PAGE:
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What Michael Myers Really Looks Like Underneath The Mask

Since 1978, there has been one, consistent face in the world of horror — Michael Myers. And while there have been a few exceptions over the decades of "Halloween" franchise films (like "Halloween III: Season of the Witch" and the two Rob Zombie movies), that face has always been "the pale, neutral features of a man," aka a white-washed William Shatner mask.

However, while Michael Myer's mask has remained relatively the same from film to film, the actor wearing this mask has not. Originally portrayed by Nick Castle, Michael Myers has also been portrayed by Dick Warlock, Brad Loree, Don Shanks, Chris Durand, and Erik Preston, among others. When Michael Myers returned to the screen in the David Gordon Green directed 2018 "Halloween," we got two main people playing Myer: one actor was the original Myers himself, Nick Castle, while the other was an actor and stuntman who was fresh to the part — James Jude Courtney.

"Halloween" isn't Courtney's first rodeo with wearing some kind of mask or facial prosthesis: he played both Gyor and a Narn on J. Michael Straczynski's "Babylon 5," and perhaps more famously, he was the deadly Der Kindestod from the "Buffy the Vampire Slayer" episode "Killed by Death". Nonetheless, very little can compare with playing Michael Myers, so let's take a look at both the man behind the 2018 incarnation of the Shatner mask, and how he took on the role of one of the most famous slasher killers in cinematic history.

James Jude Courtney's road to Haddonfield feels predestined

James Jude Courtney is a surprisingly perfect bit of casting for Michael Myers. For one thing, Courtney has been a fan of "Halloween" right from the start. In a March 2018 interview with Halloween Daily News, Courtney revealed that during his time studying at the University of South Carolina, he saw John Carpenter's original film in theaters. "There's a whole new paradigm being created right now," he said of his first thoughts watching "Halloween," adding, "I remember it very, very well."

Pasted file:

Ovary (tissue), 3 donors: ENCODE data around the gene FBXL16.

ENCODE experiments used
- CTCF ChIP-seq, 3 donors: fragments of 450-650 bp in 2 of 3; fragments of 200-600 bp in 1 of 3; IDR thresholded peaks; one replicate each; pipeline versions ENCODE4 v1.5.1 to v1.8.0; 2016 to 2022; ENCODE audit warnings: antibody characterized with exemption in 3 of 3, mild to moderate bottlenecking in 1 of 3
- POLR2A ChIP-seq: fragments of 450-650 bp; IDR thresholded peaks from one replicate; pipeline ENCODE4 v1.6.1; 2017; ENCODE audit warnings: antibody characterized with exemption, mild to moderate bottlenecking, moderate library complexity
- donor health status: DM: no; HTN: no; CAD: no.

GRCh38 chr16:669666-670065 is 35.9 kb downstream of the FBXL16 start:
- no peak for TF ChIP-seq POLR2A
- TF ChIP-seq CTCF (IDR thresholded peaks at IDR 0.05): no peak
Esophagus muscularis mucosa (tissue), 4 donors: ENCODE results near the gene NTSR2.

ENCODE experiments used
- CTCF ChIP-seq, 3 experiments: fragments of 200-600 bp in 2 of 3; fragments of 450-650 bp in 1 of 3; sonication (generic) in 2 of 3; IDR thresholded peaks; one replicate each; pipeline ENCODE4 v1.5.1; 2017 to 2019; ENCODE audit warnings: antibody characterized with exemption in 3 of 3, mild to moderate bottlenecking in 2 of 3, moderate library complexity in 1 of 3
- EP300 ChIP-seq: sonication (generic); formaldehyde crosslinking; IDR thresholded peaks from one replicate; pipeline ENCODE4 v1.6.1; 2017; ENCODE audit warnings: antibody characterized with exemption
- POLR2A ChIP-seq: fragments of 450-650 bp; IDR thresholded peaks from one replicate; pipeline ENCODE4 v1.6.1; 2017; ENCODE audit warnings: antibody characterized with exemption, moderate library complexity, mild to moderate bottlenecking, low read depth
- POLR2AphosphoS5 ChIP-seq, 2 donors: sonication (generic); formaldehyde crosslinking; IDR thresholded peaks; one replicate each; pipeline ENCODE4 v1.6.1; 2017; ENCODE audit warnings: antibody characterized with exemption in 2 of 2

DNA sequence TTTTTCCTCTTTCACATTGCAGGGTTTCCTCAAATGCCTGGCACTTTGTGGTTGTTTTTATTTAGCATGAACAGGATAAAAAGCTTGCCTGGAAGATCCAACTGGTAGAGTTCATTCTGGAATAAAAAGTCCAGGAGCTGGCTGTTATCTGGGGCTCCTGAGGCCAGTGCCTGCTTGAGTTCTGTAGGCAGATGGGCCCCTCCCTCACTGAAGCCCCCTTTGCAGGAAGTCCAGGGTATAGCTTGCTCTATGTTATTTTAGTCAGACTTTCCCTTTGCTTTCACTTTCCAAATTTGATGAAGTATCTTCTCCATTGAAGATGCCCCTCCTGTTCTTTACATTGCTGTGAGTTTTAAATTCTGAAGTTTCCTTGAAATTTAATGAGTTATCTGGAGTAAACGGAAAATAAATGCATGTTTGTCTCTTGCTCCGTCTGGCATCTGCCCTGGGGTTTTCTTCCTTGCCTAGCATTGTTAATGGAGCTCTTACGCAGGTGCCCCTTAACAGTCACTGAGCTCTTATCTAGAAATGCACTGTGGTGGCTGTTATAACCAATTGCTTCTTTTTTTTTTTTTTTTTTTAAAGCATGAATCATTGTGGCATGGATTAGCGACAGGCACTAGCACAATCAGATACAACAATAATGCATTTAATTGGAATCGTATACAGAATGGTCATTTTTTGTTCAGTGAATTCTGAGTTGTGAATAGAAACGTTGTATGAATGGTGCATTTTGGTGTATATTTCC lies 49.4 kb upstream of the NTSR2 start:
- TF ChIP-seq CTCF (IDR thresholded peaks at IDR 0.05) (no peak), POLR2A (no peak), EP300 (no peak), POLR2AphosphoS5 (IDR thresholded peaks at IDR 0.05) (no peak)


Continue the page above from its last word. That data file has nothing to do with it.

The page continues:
Something else that makes Courtney stand out is his unique qualifications for portraying a killer. Courtney actually played a hit man in the 1993 film "The Hit List," but that's not what makes him such a good fit for Myers — it turns out that Courtney actually lived for a time with a former hired gun. In a June 2018 interview with Halloween Movies, Courtney said, "I learned how to kill from a mafia hitman who lived with me when he got out of prison." It turns out, Courtney's roommate was underwhelmed by the accuracy of the proverbial killer performances in "The Hit List," telling him that, "Jimmy, it was a really nice movie but that's not how you kill people."

It turns out that Courtney was able to turn those critiques into more realistic performances going forward. "I've been complimented many times here on set on how efficiently I kill," Courtney revealed, "and all I did was take what he taught me."

Whether it was his killing lessons or his love of the "Halloween" franchise, Courtney was recommended for the role of Myers by veteran stunt coordinator Rawn Hutchinson. And after auditioning, he got called back before he even left the parking lot.

What happened when James Jude Courtney put on the Myers mask

Now that you have a sense of who James Jude Courtney is when he's not playing Michael Myers, let's look at what happens when he inhabits the role of Haddonfield's greatest monster.

It turns out that it was a pretty momentous occasion that first time Courtney put on the Michael Myers mask. Producers and creatives behind the 2018 "Halloween" all assembled in secret to watch Courtney wear the mask for the first time. "This thing happened to me inside," Courtney explained. "I had already created the energy, I already knew the space, but man that was like after-burns, dude." Courtney even says he could feel "the 40 years of history and all the work that all the people have done, and all the fans' expectations and love."

Courtney's first words once he was inside the mask? "It's perfect for killing."

However, while Courtney felt a closeness with both Michael Myers and the "Halloween" fandom, there was one person he intentionally kept his distance from — Halloween's other star, Jamie Lee Curtis. "We don't interact," Courtney said in an interview with Entertainment Weekly. The decision was an intentional one. "They let me know that when she gets in in the morning, and she gets the wig on, she's in character, and she's in character all day long," Courtney said. And if Curtis is fully inhabiting the role of survivor Laurie Strode, it makes perfect sense that she would want to avoid the man playing the killer Strode survived. For his part, Courtney said he thought the decision to keep he and Curtis separate made "perfect sense."

The next film in the franchise, "Halloween Kills," hits theaters October 15, 2021.